Movie Review: ‘RED’
For those of you who haven’t read the three-issue comic book miniseries Red, by Warren Ellis and Cully Hamner, don’t worry. The movie version is to the comic book as Blade Runner was to Philip K. Dick’s novel Do Androids Dream of Electric Sheep? That is, Red takes the comic book’s basic concept—a retired CIA assassin, Frank Moses, finds himself under attack and comes out of retirement to deal with the problem—and then spins it off in a new direction. In this movie’s case, that direction is a fast, fun film with a fantastic cast, great action, great lines, and more than a little bit of humor.
Let’s start with the cast. You’ve got Bruce Willis, Morgan Freeman, John Malkovich, and Helen Mirren. That’s a fantastic lineup all by itself. But then throw in Mary Louise Parker, Karl Urban, Brian Cox, and Richard Dreyfuss, and this movie could be about pretty much anything and it would still be fun. Hell, I’d watch that group doing an improv of strangers meeting in a supermarket checkout line!
But don’t worry about the plot. It’s there. Oh, is it there. And it all works. It’s straightforward enough to follow without a problem, but has plenty of depth to keep you interested. There aren’t any of those cinematic asides Hollywood is so fond of these days, either—I think there’s all of one flashback, and it’s short and to the point.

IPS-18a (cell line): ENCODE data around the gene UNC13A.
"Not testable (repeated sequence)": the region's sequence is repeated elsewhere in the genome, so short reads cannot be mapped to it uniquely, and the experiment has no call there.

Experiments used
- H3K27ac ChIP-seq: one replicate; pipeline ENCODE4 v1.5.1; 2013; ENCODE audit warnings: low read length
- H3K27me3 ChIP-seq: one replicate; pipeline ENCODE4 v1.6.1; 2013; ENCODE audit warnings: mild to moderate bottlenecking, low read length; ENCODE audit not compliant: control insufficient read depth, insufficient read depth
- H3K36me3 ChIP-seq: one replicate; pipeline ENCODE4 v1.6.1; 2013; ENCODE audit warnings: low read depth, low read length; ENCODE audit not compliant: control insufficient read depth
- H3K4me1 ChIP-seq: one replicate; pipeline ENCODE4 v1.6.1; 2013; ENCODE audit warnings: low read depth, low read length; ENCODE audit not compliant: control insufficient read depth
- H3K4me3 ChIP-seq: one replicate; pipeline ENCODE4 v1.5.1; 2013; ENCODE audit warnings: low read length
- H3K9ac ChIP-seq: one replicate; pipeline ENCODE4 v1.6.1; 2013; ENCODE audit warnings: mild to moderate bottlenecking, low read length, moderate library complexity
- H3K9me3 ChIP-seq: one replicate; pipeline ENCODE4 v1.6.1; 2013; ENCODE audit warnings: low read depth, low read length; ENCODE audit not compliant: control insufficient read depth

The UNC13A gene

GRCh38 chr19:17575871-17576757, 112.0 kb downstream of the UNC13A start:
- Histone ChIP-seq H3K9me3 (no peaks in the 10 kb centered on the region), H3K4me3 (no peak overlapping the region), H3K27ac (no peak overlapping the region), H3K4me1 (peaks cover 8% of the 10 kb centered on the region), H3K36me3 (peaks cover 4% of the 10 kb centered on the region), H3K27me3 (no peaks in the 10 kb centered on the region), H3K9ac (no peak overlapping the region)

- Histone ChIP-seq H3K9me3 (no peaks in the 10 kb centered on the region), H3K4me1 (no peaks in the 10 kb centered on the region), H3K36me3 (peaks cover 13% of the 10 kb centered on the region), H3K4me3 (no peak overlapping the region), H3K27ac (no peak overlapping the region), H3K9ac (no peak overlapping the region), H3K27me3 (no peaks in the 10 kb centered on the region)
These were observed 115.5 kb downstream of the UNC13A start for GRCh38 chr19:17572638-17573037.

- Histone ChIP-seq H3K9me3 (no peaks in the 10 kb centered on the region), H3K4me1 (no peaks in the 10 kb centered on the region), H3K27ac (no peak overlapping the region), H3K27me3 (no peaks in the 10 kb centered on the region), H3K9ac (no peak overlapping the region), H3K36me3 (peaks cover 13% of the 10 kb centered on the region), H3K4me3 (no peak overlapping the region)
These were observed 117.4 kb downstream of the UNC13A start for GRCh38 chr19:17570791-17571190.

There’s also a lot of humor to this movie. Plenty of laugh-out-loud moments, especially with Willis and Mirren’s droll delivery, Freeman’s cheerful amiability, and Malkovich’s off-kilter antics. If anything, Malkovich steals the show, but only barely. This isn’t a group you can steal much attention from.
There’s a lot of violence, of course. But no real gore. No nudity either, and not much profanity. Plus the light tone and the romantic element offsets all the talk about killing and killers. The film’s rated PG-13 and I think that’s fair.
One of the best things about this movie is that you can tell everyone had a great time making it. Willis is definitely on as the calm, cool, slightly amused Frank Moses. Malkovich is perfect as the addled but still deadly Marvin. Parker is delightful as the confused but sweet Sarah. Mirren is wonderful as the wickedly serene Victoria, Freeman is endearing as the easy-going but utterly competent Joe, Urban is excellent as the focused and competent Cooper, and Cox is charming as the smooth-talking Ivan. And watch for a cameo by screen legend Ernest Borgnine.
Red is definitely a movie well worth seeing. If you’re anything like me, you’ll walk away grinning—and with a new appreciation for postcards from cities around the world.